• Mailbox role: Front End Transport service
  • Mailbox role: Client Access Front End service


                You may get an issue if your extract was not done correctly. Check my blog here.

                Setup will run Readiness first.

    

              Then It will continue with the setup. Once the setup completes the “Exchange Management Tools” installation. This is your time to take a break. Go gym, Lunch or dinner. Come back in some time and setup should be completed.

    

                 Here we go. Setup Completed.

    

                Restart the server.

                Toolbox:

                      We still have queue viewer.

                           


                            Let us try to login to ECP. You can’t login.


 

So same as Exchange 2013, you need to migrate a mailbox or create a new mailbox in Exchange 2016 mailbox database.

The only option to do it is Exchange 2016 management shell.

Open Exchange management shell and run the following command to move your admin mailbox to Exchange 2013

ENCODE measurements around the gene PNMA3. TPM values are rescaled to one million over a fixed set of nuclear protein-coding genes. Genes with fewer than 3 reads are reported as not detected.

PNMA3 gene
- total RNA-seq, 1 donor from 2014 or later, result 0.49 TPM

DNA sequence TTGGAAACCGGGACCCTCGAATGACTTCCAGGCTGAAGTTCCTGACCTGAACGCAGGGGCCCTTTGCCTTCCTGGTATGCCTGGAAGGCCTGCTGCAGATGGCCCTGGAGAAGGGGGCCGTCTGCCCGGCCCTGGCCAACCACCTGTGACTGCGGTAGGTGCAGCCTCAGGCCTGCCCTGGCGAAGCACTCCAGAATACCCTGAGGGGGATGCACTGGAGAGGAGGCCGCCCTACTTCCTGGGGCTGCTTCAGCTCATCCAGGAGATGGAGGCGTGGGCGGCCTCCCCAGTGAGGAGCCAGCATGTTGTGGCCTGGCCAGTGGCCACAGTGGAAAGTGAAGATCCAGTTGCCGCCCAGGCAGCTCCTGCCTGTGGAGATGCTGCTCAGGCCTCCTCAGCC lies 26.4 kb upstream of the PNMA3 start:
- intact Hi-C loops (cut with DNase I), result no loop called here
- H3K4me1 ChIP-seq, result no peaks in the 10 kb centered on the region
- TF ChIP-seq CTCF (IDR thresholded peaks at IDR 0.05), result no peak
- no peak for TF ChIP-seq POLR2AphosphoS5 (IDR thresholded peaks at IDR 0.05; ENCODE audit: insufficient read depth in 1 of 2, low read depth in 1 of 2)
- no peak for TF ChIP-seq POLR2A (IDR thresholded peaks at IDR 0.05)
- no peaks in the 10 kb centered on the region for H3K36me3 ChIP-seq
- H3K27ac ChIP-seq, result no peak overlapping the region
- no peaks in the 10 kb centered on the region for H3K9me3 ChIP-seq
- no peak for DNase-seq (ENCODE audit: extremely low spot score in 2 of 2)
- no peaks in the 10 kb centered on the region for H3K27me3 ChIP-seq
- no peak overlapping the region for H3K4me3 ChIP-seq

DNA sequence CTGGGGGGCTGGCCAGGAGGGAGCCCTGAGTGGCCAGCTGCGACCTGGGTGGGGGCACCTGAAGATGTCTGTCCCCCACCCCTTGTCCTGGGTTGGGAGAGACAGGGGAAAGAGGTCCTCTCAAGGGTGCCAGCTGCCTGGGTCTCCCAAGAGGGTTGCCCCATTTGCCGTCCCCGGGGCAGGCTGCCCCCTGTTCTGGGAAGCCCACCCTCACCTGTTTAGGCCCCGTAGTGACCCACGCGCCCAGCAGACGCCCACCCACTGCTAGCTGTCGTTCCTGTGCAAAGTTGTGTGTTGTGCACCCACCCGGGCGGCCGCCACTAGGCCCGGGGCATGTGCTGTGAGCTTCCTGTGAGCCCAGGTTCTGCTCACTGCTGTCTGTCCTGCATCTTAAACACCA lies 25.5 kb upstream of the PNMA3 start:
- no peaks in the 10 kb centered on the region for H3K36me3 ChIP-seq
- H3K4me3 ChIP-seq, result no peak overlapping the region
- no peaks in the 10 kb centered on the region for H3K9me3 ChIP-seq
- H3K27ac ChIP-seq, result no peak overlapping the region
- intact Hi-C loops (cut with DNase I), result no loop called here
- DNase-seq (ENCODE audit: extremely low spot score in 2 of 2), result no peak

• Get Exchange 2016 mailbox database.

    Get-mailboxdatabase


  • Move Exchange 2007 mailbox to Exchange 2016 database.

Get-Mailbox 2016mbx | New-MoveRequest -TargetDatabase “Mailbox Database 1576394290”


                                        Or Create a new mailbox.

                                                    New-Mailbox mbx2016 -UserPrincipalName mbx2016@mig2016.com

                                           Give the password when prompted.


  •    Once mailbox is created add the membership of organization management and domain admins. Now try to login. Open new browser else you will get the following error.


        You will get the Timezone selection page. Select your timezone and click save.

        

        

                      Exchange 2016 EAC is working now. Point to be note we still see the mailbox and client access in the server roles.


            If it is a new setup, then you need to create new send connector to send emails out. We will cover it in our future blog.